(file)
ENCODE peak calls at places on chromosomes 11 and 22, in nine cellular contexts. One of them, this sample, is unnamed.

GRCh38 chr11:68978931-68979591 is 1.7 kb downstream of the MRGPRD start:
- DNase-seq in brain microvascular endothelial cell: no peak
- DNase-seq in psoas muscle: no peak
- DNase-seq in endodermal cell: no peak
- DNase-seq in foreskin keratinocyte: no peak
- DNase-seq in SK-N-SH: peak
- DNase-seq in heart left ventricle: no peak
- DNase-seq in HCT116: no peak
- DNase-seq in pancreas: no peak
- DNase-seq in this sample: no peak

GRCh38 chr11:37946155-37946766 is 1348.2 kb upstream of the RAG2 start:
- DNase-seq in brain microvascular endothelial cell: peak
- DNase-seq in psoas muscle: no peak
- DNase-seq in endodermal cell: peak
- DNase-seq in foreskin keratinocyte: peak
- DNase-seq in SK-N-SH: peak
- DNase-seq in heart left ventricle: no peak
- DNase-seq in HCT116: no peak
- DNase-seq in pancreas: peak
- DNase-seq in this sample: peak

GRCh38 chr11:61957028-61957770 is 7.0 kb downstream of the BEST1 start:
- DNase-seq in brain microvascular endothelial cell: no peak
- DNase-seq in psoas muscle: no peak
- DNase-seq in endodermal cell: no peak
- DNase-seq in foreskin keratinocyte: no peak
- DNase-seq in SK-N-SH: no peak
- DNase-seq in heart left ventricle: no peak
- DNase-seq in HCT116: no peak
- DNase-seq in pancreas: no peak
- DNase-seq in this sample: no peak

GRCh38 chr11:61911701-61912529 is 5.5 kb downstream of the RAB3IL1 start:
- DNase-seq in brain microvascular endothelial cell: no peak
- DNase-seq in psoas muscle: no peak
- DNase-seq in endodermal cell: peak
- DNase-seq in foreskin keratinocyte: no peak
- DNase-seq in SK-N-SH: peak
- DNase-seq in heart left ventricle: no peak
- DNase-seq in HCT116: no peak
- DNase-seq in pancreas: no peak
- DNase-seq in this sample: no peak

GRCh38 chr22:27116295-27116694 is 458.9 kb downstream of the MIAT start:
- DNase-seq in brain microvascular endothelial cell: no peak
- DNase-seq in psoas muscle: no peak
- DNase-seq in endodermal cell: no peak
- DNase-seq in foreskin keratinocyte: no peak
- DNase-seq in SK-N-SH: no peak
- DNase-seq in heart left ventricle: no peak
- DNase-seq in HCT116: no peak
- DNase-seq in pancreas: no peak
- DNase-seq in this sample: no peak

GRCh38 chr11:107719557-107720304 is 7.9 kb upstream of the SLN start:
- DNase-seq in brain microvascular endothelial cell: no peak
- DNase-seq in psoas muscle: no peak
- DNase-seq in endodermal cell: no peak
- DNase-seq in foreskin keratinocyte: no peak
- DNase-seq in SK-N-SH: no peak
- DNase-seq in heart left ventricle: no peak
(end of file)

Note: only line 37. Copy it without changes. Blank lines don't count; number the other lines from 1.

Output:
- DNase-seq in SK-N-SH: peak